She called Heidi’s therapist right away and her lovely therapist immediately set up and audiology appointment for her. Lucky for them, there were spare new processors on hand and Heidi’s was under warranty. The alternate scenario would have been pretty distressing: forking out  $20k for both processors and potentially of a few days of bad signing and no hearing for Heidi. A slight problem was that they did not have Heidi’s latest CI mapping program on hand and had to use the old program which was not as updated and compatible for her hearing.

Lessons learnt if you are travelling to a new place or starting kindergarten:

  1. Always have your child’s CI audiology mapping ready in your email so that you can share it with the local audiologist.
  2. Have a contact of the therapist or audiologist or the agent dealing with the device and reach out to them as early as you can so that they are familiar with your child and are able to help them right away if any problem crops up.
  3. If there isn’t warranty for the device, make sure insurance covers most scenarios. Find out what the claims process is like to avoid any unnecessary delays.
  4. With regards to new teachers dealing with the devices, do not assume what seems obvious to you would be to them. Encourage them to ask questions and look out for non-verbal cues of the care-giver. If they do not seem comfortable, address their discomfort right away. Do not take any chances. We do not want our child to ‘lose’ their hearing due to mishandling from caregivers.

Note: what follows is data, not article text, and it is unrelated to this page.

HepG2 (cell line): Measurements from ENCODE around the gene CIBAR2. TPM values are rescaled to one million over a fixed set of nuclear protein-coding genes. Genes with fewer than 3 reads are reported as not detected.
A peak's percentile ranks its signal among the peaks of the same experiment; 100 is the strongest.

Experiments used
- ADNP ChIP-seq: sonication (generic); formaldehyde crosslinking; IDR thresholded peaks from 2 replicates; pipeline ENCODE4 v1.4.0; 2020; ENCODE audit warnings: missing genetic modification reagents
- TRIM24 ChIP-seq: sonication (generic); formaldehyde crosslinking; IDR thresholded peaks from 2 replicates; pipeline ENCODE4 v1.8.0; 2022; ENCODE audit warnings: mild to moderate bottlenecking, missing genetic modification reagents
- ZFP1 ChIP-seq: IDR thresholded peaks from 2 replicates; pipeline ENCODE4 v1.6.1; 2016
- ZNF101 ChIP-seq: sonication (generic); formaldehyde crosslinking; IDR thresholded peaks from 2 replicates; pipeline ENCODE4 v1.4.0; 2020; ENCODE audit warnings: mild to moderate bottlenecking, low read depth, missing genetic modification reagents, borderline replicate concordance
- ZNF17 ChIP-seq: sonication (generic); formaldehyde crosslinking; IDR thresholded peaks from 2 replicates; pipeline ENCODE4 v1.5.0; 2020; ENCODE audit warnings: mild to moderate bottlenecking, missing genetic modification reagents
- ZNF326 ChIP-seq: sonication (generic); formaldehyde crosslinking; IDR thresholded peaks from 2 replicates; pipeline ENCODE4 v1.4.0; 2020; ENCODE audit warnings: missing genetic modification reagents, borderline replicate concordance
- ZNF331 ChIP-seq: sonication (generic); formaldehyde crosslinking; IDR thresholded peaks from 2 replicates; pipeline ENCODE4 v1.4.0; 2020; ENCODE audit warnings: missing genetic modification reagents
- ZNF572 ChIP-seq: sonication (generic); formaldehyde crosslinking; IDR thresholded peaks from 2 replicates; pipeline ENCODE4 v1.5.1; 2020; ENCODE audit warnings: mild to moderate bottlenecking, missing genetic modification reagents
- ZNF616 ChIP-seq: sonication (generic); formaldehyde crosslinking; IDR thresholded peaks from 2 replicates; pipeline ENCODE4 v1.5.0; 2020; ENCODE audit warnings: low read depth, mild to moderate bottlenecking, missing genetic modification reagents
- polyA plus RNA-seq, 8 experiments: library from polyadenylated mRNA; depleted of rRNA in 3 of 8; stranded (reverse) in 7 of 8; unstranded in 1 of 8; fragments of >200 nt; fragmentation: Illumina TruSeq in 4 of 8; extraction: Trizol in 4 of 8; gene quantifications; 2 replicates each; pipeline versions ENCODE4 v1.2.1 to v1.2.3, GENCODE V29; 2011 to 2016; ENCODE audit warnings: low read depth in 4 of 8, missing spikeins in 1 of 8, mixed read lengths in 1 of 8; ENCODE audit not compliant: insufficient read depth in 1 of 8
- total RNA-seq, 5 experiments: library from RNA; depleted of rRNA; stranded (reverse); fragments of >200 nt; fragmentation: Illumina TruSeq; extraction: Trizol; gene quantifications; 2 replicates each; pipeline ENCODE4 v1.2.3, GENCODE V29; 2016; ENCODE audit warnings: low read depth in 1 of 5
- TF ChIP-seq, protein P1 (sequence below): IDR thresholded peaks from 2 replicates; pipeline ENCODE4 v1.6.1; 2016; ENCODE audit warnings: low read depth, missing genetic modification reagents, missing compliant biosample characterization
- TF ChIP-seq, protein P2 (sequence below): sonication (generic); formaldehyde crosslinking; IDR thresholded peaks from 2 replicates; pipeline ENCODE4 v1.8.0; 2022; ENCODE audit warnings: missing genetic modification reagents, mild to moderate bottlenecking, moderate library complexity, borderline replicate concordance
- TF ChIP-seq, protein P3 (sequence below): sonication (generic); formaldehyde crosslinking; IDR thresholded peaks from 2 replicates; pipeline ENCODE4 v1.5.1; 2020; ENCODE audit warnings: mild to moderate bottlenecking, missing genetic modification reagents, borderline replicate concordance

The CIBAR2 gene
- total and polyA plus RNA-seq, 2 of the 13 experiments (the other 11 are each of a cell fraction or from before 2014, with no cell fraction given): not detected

With that said, it wasn’t entirely the kindie’s fault. Many local kindies in Singapore are not organised in a way that ensures there are trained personnels to care for kids who need additional attention unlike the ones in Norway. Let’s hope to slowly change the preschool care with every unique child that comes their way. Hopefully, raising more awareness and bringing about a systemic change to the status quo.

Here is a checklist from Understood to prepare for

preschool:https://www.understood.org/en/school-learning/choosing-starting-school/finding-right-school/checklist-what-to-look-for-on-a-preschool-visit

Team Irisada

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Preparing Heidi for Singapore Kindie

As we are one month into the Singtel Futuremakers incubation programme, activities and workload intensify. As busy as Tara, our founder, is, she’s got to get Heidi, her daughter, used to the life in Singapore for the next couple of months.

Despite the jetlaggedness (is that even a word?) of the kids, she drags herself and Heidi to a kindergarten that she found. Thank god for them, as many kindergartens are not ready to accept kids for short periods, or already have a long waiting list and long, we are talking about a year. And we thought Singapore has a low birth rate issue.